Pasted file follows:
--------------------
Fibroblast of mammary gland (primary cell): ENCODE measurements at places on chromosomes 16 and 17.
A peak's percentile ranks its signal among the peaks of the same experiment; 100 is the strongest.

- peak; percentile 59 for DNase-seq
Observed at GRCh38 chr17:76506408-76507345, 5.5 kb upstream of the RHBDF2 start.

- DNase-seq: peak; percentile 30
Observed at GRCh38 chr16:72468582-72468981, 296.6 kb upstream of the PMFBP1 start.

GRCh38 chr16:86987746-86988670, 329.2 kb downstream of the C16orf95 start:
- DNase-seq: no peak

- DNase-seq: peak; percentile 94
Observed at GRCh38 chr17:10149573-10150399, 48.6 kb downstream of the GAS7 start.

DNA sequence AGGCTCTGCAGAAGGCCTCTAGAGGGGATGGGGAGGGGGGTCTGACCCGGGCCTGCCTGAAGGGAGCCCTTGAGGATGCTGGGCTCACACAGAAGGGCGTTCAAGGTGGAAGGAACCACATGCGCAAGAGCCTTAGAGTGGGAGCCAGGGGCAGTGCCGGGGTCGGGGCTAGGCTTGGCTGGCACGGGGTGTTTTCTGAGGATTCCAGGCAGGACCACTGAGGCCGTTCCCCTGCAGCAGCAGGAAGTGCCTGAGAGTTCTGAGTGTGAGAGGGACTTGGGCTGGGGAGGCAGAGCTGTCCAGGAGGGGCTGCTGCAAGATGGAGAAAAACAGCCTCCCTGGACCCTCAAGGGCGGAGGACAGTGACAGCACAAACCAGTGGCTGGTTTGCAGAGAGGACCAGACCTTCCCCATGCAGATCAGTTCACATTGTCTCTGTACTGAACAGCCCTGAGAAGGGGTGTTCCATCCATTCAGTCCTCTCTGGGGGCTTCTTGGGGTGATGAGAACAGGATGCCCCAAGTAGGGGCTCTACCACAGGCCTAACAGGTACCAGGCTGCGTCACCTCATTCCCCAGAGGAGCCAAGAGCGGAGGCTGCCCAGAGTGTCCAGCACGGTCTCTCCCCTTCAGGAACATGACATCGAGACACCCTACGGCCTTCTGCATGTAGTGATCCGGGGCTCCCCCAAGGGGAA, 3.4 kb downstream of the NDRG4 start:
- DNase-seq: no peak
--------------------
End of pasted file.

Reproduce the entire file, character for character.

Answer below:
Fibroblast of mammary gland (primary cell): ENCODE measurements at places on chromosomes 16 and 17.
A peak's percentile ranks its signal among the peaks of the same experiment; 100 is the strongest.

- peak; percentile 59 for DNase-seq
Observed at GRCh38 chr17:76506408-76507345, 5.5 kb upstream of the RHBDF2 start.

- DNase-seq: peak; percentile 30
Observed at GRCh38 chr16:72468582-72468981, 296.6 kb upstream of the PMFBP1 start.

GRCh38 chr16:86987746-86988670, 329.2 kb downstream of the C16orf95 start:
- DNase-seq: no peak

- DNase-seq: peak; percentile 94
Observed at GRCh38 chr17:10149573-10150399, 48.6 kb downstream of the GAS7 start.

DNA sequence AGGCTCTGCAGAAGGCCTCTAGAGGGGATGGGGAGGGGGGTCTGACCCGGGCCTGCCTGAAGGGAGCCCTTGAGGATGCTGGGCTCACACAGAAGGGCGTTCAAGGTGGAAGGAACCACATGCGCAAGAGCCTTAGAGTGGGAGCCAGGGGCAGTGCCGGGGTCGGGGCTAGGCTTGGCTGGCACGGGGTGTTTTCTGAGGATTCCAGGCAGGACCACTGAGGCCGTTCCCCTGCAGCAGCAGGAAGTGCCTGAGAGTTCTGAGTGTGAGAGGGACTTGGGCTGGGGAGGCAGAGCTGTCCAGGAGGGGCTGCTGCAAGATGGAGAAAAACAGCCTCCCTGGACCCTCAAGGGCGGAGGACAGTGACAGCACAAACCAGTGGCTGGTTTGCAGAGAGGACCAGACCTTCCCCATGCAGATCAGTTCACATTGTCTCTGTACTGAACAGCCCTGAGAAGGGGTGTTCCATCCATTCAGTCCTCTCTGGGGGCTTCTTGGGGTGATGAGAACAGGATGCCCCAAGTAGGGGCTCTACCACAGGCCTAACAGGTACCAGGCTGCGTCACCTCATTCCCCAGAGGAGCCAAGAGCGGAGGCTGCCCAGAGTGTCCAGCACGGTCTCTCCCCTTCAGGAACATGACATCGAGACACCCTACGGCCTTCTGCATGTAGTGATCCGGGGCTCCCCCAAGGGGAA, 3.4 kb downstream of the NDRG4 start:
- DNase-seq: no peak